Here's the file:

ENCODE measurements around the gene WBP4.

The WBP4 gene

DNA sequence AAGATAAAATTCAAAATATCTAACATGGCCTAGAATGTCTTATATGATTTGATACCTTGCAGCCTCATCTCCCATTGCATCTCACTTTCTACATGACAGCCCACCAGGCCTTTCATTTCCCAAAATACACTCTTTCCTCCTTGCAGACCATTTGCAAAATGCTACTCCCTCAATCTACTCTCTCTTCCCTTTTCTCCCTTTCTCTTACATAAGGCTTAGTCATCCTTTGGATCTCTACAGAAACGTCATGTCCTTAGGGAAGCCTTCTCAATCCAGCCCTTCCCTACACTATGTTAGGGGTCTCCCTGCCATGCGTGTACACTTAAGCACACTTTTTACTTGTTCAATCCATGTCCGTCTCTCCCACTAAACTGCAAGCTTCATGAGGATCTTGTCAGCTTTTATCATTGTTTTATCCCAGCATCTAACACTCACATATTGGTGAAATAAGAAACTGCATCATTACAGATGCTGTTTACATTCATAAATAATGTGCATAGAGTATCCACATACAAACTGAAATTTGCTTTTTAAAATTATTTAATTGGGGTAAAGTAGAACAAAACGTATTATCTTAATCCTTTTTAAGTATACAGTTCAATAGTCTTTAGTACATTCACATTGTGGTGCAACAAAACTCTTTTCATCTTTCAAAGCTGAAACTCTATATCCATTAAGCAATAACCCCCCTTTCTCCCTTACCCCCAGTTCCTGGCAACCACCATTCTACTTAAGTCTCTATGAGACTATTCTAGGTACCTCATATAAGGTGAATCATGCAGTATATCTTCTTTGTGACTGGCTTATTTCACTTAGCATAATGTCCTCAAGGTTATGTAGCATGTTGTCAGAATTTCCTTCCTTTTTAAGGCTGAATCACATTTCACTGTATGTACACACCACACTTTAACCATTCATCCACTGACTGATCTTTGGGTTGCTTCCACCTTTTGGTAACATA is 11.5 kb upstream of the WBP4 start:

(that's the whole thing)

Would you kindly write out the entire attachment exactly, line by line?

ENCODE measurements around the gene WBP4.

The WBP4 gene

DNA sequence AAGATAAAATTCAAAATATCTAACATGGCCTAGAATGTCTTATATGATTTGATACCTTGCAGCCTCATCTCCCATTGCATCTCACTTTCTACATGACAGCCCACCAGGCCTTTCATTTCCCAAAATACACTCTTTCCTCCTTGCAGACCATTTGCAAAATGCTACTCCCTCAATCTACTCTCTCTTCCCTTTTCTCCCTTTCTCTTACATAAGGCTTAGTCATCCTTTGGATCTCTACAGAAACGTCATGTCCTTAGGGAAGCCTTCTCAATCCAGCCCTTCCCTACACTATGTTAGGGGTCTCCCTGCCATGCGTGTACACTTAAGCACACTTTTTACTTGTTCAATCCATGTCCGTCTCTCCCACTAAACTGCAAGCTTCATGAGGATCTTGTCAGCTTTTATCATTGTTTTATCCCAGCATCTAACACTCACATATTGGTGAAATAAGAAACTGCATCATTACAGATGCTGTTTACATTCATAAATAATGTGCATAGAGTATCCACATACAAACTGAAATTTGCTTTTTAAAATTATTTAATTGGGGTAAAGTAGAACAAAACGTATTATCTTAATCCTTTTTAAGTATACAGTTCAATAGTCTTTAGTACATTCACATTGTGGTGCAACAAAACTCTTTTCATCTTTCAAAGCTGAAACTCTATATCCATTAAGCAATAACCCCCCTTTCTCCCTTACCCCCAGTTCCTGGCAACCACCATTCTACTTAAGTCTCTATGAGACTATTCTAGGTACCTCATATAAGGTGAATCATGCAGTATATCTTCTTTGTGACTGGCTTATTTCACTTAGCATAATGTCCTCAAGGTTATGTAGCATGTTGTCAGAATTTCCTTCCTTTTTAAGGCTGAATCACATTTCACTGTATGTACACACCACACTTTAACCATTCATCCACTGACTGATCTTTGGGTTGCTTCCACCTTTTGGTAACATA is 11.5 kb upstream of the WBP4 start: